This week was Sunshine Week, not that we saw a lot of it, either meteorologically or metaphorically. What we got for the start of the week was dark clouds, some wind and even snow. Some might say it was symbolic of a week designated to shine the light on the need for open government. There is too much public business in Washington, Raleigh and local governmental units conducted in the dark.
While our Constitution doesn’t specifically guarantee transparency in government, it is a longstanding tradition that every citizen has access to government documents and information about actions taken by public bodies, especially actions taken in closed-door sessions. But there is an ever-widening gap between the theory and the practice. It is frustrating when you request public records from your government and those requests go months without response or, as is often the case, documents you receive are heavily redacted on grounds that they contain personal, sensitive or proprietary information.
Either you believe in open government or you don’t and in North Carolina there’s evidence that we don’t. It begins with our General Assembly that, like those in other states, passed public records laws, then exempted themselves from being bound by them and conducts far too much business behind closed doors. How can they possibly convince state agencies, school boards, municipal governments and other public bodies of the importance of public access to records and minutes of closed-door meetings even they aren’t willing to abide by? But government in the dark isn’t exclusive just with our legislature.
There are about 10 permissible reasons why these public boards can legally go into closed session. Certainly, when discussing personnel issues, negotiating sensitive details of contracts and dealing with proprietary or time-sensitive data are among them. But when they do, it is required that minutes of those meetings be kept in such a way that most people can understand why the session is closed and what actions were taken. There’s proof that both impermissible meetings (that don’t fit the criteria) and a lack of minutes occur regularly.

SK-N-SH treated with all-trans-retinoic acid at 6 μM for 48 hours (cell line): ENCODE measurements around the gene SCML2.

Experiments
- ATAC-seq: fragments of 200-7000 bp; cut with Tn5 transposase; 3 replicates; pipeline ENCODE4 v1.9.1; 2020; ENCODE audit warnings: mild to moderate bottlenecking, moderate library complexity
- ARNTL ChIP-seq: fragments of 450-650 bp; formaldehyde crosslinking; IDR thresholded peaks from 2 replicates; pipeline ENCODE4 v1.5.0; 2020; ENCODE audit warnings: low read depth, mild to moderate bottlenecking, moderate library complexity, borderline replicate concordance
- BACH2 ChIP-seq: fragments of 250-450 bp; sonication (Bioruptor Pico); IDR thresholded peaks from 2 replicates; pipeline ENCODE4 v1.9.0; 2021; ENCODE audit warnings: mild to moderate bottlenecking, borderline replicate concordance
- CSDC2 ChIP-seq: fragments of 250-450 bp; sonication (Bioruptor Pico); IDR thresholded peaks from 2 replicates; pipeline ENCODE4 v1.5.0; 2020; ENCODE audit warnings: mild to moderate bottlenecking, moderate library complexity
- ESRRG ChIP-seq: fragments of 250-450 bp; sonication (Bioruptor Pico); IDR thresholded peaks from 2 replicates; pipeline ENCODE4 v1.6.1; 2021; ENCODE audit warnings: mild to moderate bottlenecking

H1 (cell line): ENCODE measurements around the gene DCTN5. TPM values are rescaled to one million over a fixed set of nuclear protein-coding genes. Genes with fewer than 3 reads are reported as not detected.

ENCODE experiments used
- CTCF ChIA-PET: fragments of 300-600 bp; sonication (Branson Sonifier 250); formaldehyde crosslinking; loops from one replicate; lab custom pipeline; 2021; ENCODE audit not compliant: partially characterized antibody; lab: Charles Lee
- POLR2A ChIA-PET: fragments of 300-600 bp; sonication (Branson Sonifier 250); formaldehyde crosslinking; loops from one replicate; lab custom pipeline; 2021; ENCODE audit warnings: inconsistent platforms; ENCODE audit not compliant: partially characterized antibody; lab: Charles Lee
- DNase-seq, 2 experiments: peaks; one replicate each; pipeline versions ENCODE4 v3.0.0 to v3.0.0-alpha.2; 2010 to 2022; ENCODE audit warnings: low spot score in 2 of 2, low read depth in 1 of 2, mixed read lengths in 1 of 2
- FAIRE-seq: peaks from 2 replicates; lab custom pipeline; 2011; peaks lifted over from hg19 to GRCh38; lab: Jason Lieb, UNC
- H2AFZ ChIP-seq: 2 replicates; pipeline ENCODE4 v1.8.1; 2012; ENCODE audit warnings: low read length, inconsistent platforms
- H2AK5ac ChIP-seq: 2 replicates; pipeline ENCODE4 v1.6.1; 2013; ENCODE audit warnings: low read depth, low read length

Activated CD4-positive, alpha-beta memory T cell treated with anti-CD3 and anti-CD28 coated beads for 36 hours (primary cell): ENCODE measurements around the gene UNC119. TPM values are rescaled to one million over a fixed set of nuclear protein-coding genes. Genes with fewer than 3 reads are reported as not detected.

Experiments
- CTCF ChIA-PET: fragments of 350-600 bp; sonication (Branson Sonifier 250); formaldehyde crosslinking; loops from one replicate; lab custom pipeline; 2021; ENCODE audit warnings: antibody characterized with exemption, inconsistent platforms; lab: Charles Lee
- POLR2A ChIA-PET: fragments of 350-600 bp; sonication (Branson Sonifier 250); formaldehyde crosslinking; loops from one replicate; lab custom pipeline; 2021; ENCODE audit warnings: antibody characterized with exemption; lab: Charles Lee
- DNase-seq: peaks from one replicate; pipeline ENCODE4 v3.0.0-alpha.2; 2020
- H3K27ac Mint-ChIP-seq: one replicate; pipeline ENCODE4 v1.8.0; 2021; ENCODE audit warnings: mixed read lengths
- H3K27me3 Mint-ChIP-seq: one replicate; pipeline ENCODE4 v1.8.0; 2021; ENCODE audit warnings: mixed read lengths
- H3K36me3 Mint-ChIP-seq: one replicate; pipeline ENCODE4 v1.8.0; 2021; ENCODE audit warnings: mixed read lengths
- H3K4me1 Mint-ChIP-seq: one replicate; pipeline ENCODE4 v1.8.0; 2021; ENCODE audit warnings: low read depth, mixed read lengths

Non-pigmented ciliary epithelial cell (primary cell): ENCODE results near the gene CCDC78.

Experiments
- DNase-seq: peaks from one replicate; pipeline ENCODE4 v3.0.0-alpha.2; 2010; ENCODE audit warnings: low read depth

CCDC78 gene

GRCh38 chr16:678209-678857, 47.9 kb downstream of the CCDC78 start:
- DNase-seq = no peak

Ten reputable newspaper, TV and radio newsrooms proved this by simultaneously requesting minutes from the 2017 “closed” sessions of 50 public bodies at the local and state level. Two months after the request, one refused outright to provide information, more than a dozen had not responded to the requests and others provided minutes of some, but not all such meetings. Some submitted versions that were heavily redacted or with little information. Some excused their tardiness due to personnel shortages and backlogs. Some responded by just not responding.
If you believe that government functions best when it operates in the open, then it behooves all of us to insist that those we elect and appoint abide by this belief. We know that the news media has come under fierce attack, especially in recent months, and perhaps some of it may be deserved. But our nation has survived for more than 200 years because we had a free press that gave citizens information about their government.
In an era when many don’t trust government leaders or agencies, the best way to build or restore that trust is to shine light on the actions being taken.
Sunshine shines light on the good and the bad. We need more sunshine in government.
Tom Campbell is former assistant North Carolina State Treasurer and is creator/host of NC SPIN, a weekly statewide television discussion of NC issues airing on UNC-TV. Contact him at www.ncspin.com.